Expansion possibilities for foreign companies in Germany
Organisational forms and conditions applicable to establishing a business
Any foreign company with headquarters and business operations outside of Germany can establish either a fully owned subsidiary or a German branch office.
The subsidiary is an independent legal entity fully or partly owned by the foreign parent company. When establishing a subsidiary the investor can choose between several types of corporations and partnerships as listed below.
A branch office has no independent legal form. In legal and organizational terms, it is part of the head office business and is thus subject to the law governing the head office. A branch office is a suitable business form for a foreign company wanting to establish a presence in Germany for the purpose of initiating business and maintaining contacts with business partners.
When a subsidiary is established, a legally independent company is formed. The subsidiary trades under its own name and prepares its own balance sheet. When choosing the legal form of the company, a corporation is usually the best option for larger, established companies.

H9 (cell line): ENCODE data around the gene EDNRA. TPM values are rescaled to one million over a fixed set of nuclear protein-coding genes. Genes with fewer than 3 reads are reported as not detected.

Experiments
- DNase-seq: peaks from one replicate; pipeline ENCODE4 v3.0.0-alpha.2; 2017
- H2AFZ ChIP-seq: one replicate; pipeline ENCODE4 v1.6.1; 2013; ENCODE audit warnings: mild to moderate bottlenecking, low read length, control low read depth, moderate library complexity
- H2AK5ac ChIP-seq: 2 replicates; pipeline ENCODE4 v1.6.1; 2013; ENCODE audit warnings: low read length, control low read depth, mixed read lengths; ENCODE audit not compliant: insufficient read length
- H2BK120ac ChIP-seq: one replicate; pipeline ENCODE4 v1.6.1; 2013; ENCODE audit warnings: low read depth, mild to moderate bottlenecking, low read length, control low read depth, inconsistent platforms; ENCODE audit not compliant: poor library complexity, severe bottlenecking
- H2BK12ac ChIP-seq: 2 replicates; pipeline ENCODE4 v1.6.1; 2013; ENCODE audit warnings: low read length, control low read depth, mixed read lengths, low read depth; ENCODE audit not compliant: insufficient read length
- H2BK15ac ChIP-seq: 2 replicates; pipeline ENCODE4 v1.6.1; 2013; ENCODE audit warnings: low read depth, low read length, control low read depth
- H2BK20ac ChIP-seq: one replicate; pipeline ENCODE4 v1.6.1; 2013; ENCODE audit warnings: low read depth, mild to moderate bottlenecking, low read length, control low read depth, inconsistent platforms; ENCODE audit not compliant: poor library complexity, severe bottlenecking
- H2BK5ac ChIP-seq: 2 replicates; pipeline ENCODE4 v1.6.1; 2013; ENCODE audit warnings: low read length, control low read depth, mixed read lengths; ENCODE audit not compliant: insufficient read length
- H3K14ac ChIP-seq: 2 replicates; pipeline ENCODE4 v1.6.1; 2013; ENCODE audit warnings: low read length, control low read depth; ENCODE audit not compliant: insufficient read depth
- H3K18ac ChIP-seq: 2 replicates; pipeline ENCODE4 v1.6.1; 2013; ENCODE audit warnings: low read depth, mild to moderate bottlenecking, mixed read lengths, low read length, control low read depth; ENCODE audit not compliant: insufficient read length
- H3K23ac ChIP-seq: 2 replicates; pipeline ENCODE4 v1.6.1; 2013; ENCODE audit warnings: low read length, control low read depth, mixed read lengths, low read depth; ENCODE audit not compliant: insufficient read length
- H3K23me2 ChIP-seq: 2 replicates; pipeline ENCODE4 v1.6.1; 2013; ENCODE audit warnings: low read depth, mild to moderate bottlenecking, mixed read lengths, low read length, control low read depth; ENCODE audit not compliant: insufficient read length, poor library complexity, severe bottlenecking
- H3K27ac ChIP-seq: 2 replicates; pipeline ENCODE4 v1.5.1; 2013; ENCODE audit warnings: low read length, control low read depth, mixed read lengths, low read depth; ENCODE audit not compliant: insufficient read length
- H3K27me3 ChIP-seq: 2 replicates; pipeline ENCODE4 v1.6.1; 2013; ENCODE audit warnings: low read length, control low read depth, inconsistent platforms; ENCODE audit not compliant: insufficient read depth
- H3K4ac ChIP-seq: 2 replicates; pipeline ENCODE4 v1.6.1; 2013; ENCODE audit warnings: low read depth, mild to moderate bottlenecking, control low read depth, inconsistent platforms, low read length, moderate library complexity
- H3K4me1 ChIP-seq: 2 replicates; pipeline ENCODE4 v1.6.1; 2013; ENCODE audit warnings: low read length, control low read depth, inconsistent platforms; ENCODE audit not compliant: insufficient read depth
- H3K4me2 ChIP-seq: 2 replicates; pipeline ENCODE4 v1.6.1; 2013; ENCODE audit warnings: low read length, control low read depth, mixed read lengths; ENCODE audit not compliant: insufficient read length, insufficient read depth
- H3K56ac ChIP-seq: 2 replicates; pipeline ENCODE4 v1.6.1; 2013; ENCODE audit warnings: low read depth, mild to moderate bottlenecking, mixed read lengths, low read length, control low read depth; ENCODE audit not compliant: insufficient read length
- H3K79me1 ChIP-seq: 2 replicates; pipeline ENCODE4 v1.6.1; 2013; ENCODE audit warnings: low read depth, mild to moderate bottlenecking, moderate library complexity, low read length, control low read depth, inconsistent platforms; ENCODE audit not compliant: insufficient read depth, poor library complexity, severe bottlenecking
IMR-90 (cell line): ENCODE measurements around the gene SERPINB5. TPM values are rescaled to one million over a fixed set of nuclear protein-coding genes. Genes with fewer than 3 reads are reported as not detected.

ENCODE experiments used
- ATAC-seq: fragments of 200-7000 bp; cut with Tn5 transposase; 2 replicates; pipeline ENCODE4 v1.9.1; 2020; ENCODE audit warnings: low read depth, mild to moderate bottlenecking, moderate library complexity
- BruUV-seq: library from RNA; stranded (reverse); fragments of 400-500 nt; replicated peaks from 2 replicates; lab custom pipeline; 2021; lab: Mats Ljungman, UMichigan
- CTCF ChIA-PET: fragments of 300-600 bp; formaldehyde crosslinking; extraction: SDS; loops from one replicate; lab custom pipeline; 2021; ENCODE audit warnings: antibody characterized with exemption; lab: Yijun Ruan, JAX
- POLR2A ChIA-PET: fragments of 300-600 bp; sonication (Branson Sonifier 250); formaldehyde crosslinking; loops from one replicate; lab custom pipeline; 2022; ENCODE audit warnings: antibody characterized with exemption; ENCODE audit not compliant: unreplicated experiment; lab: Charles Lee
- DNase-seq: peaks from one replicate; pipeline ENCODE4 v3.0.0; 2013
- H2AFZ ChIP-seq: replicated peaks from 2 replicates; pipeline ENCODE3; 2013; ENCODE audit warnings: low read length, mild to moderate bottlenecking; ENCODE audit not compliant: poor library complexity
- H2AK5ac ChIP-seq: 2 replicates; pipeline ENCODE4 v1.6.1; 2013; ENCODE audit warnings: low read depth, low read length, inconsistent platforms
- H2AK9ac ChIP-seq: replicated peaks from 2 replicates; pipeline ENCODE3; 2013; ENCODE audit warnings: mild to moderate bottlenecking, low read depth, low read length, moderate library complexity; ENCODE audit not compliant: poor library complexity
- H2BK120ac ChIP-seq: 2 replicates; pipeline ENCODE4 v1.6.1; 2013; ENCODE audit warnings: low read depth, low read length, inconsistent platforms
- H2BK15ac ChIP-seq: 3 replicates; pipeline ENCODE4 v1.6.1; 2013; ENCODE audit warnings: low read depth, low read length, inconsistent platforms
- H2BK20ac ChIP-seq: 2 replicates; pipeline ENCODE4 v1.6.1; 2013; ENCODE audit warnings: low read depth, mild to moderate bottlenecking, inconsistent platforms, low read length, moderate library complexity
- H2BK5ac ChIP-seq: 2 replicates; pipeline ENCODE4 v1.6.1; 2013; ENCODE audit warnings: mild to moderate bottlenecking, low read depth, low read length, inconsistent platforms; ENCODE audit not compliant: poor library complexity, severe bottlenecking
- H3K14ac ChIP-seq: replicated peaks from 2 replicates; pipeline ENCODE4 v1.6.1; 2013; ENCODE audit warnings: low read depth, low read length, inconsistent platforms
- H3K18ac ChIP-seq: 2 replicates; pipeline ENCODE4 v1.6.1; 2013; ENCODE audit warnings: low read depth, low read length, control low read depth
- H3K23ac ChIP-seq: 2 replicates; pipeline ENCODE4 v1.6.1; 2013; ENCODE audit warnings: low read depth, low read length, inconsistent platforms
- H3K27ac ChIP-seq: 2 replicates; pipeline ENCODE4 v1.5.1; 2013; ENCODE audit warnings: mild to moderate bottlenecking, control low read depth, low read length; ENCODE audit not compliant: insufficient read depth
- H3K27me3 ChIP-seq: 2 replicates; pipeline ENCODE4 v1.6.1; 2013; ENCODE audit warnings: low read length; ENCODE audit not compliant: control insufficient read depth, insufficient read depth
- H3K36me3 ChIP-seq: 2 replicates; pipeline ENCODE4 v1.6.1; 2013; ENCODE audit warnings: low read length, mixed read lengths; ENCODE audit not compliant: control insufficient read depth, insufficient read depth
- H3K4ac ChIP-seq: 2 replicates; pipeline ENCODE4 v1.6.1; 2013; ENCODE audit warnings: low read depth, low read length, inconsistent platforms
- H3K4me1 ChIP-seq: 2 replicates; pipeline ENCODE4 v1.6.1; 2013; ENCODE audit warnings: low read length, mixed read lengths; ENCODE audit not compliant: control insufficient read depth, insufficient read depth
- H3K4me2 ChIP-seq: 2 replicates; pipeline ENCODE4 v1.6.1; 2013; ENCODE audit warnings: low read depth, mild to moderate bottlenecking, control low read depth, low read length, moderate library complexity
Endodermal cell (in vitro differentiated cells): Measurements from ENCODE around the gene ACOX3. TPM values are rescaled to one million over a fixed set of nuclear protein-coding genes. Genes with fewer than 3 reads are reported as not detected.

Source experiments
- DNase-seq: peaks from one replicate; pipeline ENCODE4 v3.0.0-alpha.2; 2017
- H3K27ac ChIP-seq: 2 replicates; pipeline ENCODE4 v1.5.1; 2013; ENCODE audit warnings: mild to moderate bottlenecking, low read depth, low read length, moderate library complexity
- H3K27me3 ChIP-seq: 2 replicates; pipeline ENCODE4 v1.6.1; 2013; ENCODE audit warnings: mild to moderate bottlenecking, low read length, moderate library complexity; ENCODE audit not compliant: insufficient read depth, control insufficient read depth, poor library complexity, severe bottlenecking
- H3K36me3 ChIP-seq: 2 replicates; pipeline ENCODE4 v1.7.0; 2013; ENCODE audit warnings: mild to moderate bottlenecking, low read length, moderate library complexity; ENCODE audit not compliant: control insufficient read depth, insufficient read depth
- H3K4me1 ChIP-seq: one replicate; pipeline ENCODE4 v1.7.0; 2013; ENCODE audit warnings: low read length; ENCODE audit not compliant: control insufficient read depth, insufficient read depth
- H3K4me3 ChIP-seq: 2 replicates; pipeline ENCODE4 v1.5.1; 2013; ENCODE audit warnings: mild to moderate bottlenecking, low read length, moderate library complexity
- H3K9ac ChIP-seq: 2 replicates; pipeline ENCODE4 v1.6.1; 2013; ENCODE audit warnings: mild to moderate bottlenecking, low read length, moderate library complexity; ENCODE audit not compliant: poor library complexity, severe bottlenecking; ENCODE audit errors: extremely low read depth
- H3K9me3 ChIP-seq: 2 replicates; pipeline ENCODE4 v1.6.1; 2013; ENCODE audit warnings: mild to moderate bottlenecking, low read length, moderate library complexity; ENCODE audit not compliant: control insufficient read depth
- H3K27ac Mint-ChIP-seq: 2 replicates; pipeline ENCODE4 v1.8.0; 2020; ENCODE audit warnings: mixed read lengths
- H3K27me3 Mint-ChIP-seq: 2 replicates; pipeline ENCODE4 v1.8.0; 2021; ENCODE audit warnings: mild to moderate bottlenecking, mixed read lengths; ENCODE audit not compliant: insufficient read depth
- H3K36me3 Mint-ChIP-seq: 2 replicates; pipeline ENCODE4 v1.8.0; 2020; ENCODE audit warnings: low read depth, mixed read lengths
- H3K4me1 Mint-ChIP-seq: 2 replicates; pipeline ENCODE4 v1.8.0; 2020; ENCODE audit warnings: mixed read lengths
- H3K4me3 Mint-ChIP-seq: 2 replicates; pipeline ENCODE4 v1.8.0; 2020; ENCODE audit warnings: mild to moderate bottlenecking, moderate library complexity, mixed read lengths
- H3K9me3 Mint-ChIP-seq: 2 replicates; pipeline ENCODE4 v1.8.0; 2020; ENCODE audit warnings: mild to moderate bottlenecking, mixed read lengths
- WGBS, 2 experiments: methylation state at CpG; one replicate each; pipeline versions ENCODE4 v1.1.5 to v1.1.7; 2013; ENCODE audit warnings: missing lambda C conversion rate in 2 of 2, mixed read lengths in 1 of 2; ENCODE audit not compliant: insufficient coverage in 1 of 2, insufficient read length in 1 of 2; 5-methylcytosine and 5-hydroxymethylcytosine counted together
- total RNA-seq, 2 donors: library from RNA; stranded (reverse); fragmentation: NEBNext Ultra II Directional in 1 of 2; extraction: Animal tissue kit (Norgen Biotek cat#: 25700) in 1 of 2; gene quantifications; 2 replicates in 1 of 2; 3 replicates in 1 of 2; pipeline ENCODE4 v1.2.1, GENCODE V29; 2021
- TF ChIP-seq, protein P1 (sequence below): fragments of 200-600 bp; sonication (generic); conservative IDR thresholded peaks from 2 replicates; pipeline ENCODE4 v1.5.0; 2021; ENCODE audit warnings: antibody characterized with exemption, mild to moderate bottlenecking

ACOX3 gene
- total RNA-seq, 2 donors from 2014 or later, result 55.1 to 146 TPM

There are three major forms of corporations under German law:
- Limited Liability Company (Gesellschaft mit beschränkter Haftung, GmbH)
- Stock Corporation (Aktiengesellschaft, AG)
- Partnership Limited by Shares (Kommanditgesellschaft auf Aktien, KGaA)
The German private limited liability company (GmbH) is the most widely used legal form for corporations. It combines high flexibility with relatively few obligations. We have gathered more information on choosing the right legal form here. The Investment Guide to Germany published by Germany Trade & Invest should be regarded for further information regarding legal forms and registration requirements.